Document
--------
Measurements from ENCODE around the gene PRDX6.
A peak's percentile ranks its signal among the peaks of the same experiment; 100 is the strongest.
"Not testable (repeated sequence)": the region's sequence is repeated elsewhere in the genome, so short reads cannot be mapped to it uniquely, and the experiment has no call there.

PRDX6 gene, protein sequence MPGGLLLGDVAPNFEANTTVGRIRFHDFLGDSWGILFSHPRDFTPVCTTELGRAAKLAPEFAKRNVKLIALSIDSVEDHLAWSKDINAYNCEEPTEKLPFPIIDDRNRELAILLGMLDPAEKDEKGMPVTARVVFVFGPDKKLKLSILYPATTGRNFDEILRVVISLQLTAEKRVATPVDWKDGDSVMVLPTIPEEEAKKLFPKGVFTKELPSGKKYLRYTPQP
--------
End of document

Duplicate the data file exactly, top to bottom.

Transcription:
Measurements from ENCODE around the gene PRDX6.
A peak's percentile ranks its signal among the peaks of the same experiment; 100 is the strongest.
"Not testable (repeated sequence)": the region's sequence is repeated elsewhere in the genome, so short reads cannot be mapped to it uniquely, and the experiment has no call there.

PRDX6 gene, protein sequence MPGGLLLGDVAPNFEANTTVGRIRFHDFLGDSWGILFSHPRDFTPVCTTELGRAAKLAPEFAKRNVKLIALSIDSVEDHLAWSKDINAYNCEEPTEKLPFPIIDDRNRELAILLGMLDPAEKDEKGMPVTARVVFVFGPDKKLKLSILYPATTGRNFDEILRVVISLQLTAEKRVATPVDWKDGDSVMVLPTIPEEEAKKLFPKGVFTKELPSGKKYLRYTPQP